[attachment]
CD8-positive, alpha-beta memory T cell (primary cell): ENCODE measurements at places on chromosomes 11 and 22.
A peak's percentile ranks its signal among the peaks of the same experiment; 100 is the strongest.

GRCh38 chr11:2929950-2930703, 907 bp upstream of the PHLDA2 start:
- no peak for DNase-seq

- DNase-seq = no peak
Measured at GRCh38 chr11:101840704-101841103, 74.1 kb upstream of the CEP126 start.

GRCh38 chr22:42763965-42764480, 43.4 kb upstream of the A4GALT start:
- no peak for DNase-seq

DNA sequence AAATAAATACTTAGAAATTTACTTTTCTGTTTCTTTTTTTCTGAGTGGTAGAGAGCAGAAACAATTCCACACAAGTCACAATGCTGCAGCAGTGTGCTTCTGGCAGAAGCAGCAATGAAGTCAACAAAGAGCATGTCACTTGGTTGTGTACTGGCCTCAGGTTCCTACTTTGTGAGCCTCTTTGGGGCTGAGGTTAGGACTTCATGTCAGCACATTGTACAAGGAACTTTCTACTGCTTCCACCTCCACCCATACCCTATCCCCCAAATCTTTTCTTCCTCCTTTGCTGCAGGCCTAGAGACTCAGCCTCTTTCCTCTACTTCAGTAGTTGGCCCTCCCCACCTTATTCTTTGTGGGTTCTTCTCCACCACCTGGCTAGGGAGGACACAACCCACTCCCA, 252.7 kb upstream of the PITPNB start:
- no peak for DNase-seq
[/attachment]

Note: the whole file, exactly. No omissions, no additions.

CD8-positive, alpha-beta memory T cell (primary cell): ENCODE measurements at places on chromosomes 11 and 22.
A peak's percentile ranks its signal among the peaks of the same experiment; 100 is the strongest.

GRCh38 chr11:2929950-2930703, 907 bp upstream of the PHLDA2 start:
- no peak for DNase-seq

- DNase-seq = no peak
Measured at GRCh38 chr11:101840704-101841103, 74.1 kb upstream of the CEP126 start.

GRCh38 chr22:42763965-42764480, 43.4 kb upstream of the A4GALT start:
- no peak for DNase-seq

DNA sequence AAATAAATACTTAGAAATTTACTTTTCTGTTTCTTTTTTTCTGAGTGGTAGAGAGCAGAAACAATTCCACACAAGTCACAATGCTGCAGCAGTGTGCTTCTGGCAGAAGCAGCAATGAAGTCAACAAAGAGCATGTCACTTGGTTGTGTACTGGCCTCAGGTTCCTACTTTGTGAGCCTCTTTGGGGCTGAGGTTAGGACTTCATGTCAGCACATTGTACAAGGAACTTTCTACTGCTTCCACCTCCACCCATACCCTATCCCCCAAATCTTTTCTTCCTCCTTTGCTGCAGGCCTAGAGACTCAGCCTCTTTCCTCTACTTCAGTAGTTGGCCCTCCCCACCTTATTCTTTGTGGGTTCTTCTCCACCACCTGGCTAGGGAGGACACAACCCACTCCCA, 252.7 kb upstream of the PITPNB start:
- no peak for DNase-seq